Hot Toddy in India
This sweet and soothing brew hails from India
The hot toddy isn’t just delicious – it’s also considered a cure for the common cold. The first Hot Toddy is said to have been originally inspired by a local drink in British-controlled India, and has gone through many incarnations since.
This drink is made from fermented palm sap— called tārī in Hindi—and used to be a sweet and spicy concoction served cold. Word spread quickly, and the drink's popularity spread to North America and the UK, eventually ending up as the Hot Toddy we know today: a blend of whiskey, rum, or brandy mixed with honey, lemon, and spices. Whether a little sick or in great health, Bookers can treat themselves to a signature Spiced Toddy at Grandmama’s Café in Mumbai. From there, the luxurious St. Regis Mumbai is just a short rickshaw ride away.
Irish Coffee in Ireland
Irish Coffee is every sweet-tooth’s favorite
Like many of the world’s best recipes, Irish coffee was an accident. When trying to warm up a group of stranded North American Pan Am passengers in County Limerick, chef Joe Sheridan added a splash of whiskey to some sweetened coffee with fresh cream. The passengers asked if they’d been served Brazilian coffee. Sheridan called it “Irish coffee,” and a legend was born. For the best Irish coffee around, head straight to Dublin. Vice Coffee, Inc. is as famous for its take on this warm cocktail as it is for its Guinness cake. For a mean Irish coffee in a more traditional pub setting, stop by O’Donoghue’s and O’Sullivans. Then Bookers should check in to the boutique Morgan Hotel, right across the river from Vice Coffee, Inc. and other popular bars.
Glühwein in Germany
Sip on a Glühwein with some festive gingerbread
Like so much of European culture, spiced wine started with the Romans. The recipe spread throughout medieval Europe and soon became a winter tradition with near-identical variations popping up in England, France and Germany (known as mulled wine, vin chaud and Glühwein, respectively). In fact, the German version is served at traditional Christmas markets, often with gingerbread, and made with red wine, citrus fruits, sugar, cinnamon, and cloves. A mug costs about 5 Euros (usually including a deposit for the mug), so Bookers can explore all the Christmas stalls and never stop sipping. The Savoy Hotel has a central location, great for checking out the city’s best Christmas markets.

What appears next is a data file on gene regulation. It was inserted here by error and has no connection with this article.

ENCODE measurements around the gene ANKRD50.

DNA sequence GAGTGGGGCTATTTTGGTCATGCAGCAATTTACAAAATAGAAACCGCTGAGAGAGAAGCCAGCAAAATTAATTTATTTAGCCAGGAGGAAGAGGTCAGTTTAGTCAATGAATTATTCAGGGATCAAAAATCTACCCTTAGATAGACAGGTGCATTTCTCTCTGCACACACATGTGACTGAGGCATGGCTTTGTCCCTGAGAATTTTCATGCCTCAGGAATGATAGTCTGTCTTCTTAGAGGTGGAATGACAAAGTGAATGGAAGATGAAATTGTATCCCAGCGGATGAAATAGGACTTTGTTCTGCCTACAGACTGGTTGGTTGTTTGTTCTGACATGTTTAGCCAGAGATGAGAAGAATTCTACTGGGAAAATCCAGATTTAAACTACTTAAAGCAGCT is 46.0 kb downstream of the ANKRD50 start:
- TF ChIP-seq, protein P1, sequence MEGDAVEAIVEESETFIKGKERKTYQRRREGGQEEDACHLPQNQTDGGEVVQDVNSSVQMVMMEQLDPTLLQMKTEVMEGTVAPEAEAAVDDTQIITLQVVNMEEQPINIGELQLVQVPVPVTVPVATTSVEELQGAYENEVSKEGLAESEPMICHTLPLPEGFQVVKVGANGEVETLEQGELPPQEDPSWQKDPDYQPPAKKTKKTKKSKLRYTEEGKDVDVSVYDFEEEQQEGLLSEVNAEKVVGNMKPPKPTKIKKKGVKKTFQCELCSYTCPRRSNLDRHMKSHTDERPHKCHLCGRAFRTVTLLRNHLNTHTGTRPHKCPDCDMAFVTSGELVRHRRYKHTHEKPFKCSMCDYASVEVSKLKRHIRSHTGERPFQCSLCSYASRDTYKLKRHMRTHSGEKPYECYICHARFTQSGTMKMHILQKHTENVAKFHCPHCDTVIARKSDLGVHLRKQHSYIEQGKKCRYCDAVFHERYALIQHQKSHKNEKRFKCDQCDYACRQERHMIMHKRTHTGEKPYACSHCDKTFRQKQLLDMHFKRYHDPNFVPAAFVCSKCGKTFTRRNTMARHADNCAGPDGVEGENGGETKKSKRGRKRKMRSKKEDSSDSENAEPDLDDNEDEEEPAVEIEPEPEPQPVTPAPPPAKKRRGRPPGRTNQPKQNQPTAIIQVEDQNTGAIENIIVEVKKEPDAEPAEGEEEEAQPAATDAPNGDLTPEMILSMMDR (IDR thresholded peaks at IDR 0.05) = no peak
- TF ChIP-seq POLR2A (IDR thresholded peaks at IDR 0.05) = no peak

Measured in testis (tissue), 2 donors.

Hot Buttered Rum in Jamaica
Warm your spirit with a Jamaican Hot Buttered Rum
Although hot rum under a scorching sun on a Caribbean island might sound strange, Jamaican rum is well worth it. After the British Royal Navy invaded Jamaica in 1655 and sailors’ daily ration of brandy got replaced by rum, this delicious liquor spread fast. Soon it was being imported in bulk to distilleries across Europe and the USA. It started working its way into winter drinks, getting mixed with cinnamon, nutmeg, cloves, and—most importantly—butter. Stay at Kingston’s amazing Tranquility Estate where Bookers can warm up with a hot buttered rum for a nightcap on the terrace overlooking the Kingston hills.
Tom & Jerry in USA
New Orleans’ French Quarter is the best place for a Tom & Jerry. Photo credit: Brian Huff
The Tom & Jerry is rich and creamy—like a cross between a Hot Toddy and Eggnog—making it the perfect cocktail for the holiday season. Although it’s known as an American classic, it was actually invented by British writer Pierce Egan in the 1820s. Enjoy this sweet, syrupy concoction with its brandy-laced, nutmeg-dusted froth in a generously-sized mug or bowl. Bookers should try it on Christmas Eve in New Orleans, when one of the city’s most iconic bars, Arnaud's French 75, serves the drink to-go for people to take as they explore the lively French Quarter. Stay at Hotel Royal New Orleans, a traditional New Orleans house with a beautiful courtyard in the French Quarter.
Hot Chocolate with Tequila in Mexico
This Mexican hot chocolate puts the rest to shame
For the best hot chocolate (and tequila) of all time, Bookers should head to where they’ve been brewed together for centuries – Mexico. Here, hot chocolate—or “chocolate caliente”—is simply made of chocolate and milk, spiced with cinnamon, cayenne, and chile. It’s best served with a side of churros and, of course, a splash of liquor. Following Mayan tradition, organic dark chocolate and high-quality tequila are used for the thickest, creamiest, and strongest winter cocktail. Visit El Moro in Mexico City, a chocolate caliente institution, for a non-alcoholic version. Then spend the night right around the corner at Hotel Marlowe.
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